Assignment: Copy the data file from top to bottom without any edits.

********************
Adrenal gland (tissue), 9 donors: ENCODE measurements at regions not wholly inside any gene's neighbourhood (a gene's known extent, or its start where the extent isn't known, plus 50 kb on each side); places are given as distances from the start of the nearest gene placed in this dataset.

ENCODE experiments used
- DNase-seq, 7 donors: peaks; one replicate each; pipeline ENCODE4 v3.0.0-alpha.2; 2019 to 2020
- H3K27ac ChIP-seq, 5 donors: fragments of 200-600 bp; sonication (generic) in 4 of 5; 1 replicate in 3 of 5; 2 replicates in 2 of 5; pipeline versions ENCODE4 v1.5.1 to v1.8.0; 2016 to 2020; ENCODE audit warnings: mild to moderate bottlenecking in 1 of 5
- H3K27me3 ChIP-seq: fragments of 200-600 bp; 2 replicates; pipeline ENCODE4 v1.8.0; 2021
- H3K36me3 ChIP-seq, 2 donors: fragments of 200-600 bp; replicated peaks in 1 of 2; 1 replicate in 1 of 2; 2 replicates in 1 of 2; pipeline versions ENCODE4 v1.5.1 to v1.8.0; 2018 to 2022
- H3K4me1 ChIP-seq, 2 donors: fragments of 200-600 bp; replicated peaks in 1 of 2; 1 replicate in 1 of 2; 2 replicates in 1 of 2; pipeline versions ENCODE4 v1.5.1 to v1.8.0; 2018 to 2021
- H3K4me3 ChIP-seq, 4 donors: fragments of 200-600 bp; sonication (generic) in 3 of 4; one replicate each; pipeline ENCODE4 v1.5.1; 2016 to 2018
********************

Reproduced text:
Adrenal gland (tissue), 9 donors: ENCODE measurements at regions not wholly inside any gene's neighbourhood (a gene's known extent, or its start where the extent isn't known, plus 50 kb on each side); places are given as distances from the start of the nearest gene placed in this dataset.

ENCODE experiments used
- DNase-seq, 7 donors: peaks; one replicate each; pipeline ENCODE4 v3.0.0-alpha.2; 2019 to 2020
- H3K27ac ChIP-seq, 5 donors: fragments of 200-600 bp; sonication (generic) in 4 of 5; 1 replicate in 3 of 5; 2 replicates in 2 of 5; pipeline versions ENCODE4 v1.5.1 to v1.8.0; 2016 to 2020; ENCODE audit warnings: mild to moderate bottlenecking in 1 of 5
- H3K27me3 ChIP-seq: fragments of 200-600 bp; 2 replicates; pipeline ENCODE4 v1.8.0; 2021
- H3K36me3 ChIP-seq, 2 donors: fragments of 200-600 bp; replicated peaks in 1 of 2; 1 replicate in 1 of 2; 2 replicates in 1 of 2; pipeline versions ENCODE4 v1.5.1 to v1.8.0; 2018 to 2022
- H3K4me1 ChIP-seq, 2 donors: fragments of 200-600 bp; replicated peaks in 1 of 2; 1 replicate in 1 of 2; 2 replicates in 1 of 2; pipeline versions ENCODE4 v1.5.1 to v1.8.0; 2018 to 2021
- H3K4me3 ChIP-seq, 4 donors: fragments of 200-600 bp; sonication (generic) in 3 of 4; one replicate each; pipeline ENCODE4 v1.5.1; 2016 to 2018